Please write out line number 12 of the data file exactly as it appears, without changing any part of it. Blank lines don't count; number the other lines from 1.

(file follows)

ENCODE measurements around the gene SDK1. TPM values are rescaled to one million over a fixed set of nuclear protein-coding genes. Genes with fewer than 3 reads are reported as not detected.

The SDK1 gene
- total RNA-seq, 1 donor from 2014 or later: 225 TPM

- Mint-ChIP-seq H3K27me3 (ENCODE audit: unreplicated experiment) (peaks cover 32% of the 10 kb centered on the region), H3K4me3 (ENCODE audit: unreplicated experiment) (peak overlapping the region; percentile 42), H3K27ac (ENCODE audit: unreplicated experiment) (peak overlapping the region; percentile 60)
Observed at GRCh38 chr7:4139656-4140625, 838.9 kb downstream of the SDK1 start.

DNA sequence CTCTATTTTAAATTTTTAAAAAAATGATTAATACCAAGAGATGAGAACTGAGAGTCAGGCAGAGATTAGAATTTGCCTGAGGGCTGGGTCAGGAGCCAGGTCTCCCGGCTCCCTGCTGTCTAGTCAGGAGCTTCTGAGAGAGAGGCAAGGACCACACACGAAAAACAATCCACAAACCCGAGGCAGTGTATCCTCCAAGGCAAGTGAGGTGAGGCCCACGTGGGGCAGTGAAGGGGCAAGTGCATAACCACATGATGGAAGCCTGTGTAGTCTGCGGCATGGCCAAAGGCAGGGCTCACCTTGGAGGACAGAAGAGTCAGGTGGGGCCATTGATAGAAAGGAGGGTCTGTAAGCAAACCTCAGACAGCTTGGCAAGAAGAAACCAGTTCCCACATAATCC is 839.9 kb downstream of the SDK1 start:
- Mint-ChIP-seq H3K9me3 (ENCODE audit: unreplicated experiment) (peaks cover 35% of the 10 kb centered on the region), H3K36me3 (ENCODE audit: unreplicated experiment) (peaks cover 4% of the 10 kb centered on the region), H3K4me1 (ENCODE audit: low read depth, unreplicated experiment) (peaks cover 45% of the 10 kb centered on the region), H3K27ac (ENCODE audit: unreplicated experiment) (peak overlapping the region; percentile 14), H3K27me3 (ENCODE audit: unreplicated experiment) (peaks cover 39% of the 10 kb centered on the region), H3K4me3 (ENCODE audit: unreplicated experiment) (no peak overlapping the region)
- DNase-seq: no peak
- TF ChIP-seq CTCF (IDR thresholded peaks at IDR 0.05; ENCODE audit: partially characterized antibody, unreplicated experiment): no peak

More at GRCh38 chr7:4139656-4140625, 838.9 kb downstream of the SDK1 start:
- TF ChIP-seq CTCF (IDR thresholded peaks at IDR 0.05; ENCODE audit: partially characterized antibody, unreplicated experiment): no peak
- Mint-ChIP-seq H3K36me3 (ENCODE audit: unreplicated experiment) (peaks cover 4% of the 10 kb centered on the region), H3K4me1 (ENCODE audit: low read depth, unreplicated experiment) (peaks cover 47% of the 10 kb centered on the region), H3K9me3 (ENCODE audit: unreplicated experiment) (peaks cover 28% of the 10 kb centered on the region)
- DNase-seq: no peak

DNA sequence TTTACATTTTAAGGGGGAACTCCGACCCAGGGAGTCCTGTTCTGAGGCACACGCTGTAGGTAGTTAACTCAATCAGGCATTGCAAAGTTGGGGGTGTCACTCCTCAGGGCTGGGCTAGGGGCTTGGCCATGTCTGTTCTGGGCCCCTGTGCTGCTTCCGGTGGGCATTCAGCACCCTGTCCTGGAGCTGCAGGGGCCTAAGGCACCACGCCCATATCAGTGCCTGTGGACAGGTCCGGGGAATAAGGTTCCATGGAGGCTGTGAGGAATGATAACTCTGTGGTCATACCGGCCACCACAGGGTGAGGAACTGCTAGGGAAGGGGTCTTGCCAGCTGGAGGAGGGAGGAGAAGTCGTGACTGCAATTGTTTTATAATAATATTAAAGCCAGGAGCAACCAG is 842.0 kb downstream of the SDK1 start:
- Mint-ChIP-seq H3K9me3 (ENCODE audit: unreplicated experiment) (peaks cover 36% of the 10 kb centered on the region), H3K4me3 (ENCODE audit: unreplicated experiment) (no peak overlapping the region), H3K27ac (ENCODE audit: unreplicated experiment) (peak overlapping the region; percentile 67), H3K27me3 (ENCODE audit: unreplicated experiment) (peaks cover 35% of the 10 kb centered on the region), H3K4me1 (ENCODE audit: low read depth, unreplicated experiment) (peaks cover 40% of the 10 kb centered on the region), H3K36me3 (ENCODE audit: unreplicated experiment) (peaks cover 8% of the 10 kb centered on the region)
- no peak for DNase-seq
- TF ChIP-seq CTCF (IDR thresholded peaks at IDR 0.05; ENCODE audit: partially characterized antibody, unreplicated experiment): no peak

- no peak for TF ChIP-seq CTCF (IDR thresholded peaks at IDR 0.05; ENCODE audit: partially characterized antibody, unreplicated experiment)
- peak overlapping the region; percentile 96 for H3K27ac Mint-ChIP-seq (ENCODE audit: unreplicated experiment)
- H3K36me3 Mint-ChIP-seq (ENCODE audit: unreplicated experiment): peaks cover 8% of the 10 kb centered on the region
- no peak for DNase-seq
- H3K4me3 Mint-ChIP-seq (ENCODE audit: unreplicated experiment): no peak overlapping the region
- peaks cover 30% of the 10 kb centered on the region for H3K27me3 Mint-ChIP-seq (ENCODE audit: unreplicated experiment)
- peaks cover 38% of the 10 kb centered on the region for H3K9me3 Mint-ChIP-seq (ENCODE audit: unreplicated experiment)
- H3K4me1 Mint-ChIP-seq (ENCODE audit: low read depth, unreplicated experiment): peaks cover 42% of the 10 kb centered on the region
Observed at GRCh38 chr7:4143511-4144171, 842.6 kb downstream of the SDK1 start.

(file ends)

- Mint-ChIP-seq H3K36me3 (ENCODE audit: unreplicated experiment) (peaks cover 4% of the 10 kb centered on the region), H3K4me1 (ENCODE audit: low read depth, unreplicated experiment) (peaks cover 47% of the 10 kb centered on the region), H3K9me3 (ENCODE audit: unreplicated experiment) (peaks cover 28% of the 10 kb centered on the region)